When we feed others, no doubt, it often is to satisfy someone’s need, but just as often it is to please them. Thus, what we do within the community of humankind mirrors the ancient rite to evoke God’s pleasure; both involve the provision of nachat ruach.

This relationship between real human hospitality and priestly sacrifice, with all its symbolism, has the power to transform us. If we see “the other” as created in God’s image, then the hospitality we extend to our neighbor is no different from the rituals through which the holy priests showed God their deference and devotion. In both cases, then and now, we please God. In both cases, setting out food is a sacred act, the execution of which imbues our lives with holiness.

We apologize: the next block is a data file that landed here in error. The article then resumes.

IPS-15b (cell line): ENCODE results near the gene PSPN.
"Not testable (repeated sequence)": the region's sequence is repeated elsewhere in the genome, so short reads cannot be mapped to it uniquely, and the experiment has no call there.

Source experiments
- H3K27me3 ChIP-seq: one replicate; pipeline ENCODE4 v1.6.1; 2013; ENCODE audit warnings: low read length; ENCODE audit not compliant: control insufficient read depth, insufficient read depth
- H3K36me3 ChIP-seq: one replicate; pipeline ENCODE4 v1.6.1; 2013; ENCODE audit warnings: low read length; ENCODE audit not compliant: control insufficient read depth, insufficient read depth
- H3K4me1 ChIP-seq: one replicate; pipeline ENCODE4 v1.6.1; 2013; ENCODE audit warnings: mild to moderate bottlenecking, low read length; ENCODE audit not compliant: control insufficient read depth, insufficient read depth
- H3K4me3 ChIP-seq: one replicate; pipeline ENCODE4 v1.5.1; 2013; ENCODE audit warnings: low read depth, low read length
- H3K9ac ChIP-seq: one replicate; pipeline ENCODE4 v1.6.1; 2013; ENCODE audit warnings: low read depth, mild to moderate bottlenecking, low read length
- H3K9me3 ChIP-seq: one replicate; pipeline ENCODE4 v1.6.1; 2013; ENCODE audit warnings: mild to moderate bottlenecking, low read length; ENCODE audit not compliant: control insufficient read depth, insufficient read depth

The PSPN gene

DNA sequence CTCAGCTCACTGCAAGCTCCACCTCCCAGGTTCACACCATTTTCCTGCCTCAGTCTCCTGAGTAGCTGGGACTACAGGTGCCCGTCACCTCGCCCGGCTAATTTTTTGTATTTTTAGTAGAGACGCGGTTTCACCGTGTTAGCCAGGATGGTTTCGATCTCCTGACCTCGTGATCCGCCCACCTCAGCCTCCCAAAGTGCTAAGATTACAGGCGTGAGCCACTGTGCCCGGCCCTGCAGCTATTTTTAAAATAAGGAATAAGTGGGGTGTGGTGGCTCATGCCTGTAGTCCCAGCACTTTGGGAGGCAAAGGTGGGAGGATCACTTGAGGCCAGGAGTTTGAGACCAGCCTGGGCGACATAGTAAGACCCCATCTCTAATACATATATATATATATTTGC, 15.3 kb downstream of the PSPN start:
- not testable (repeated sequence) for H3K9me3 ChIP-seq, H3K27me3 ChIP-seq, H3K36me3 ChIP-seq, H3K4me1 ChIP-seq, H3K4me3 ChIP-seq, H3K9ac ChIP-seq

Shabbat Shalom,
Rabbi Dan

[1] For a list of Maimonides’ 13 Principles of Faith, see As Daniel Septimus points out in his article at, Maimonides principles were not universally accepted, including the principle #3 on incorporeality.

[2] See, for example, Etz Hayim Torah and Commentary, p. 718: “Offerings to God, often called “food” (lehem), are considered food for God in a symbolic sense. See also this article by Ismar Schorsch:

[3] The JPS Torah Commentary: Leviticus, p. 17, cf Lev. 3:11.

[4] Ibid.

[5] Ismar Schorsch, commentary on Parashat Emor at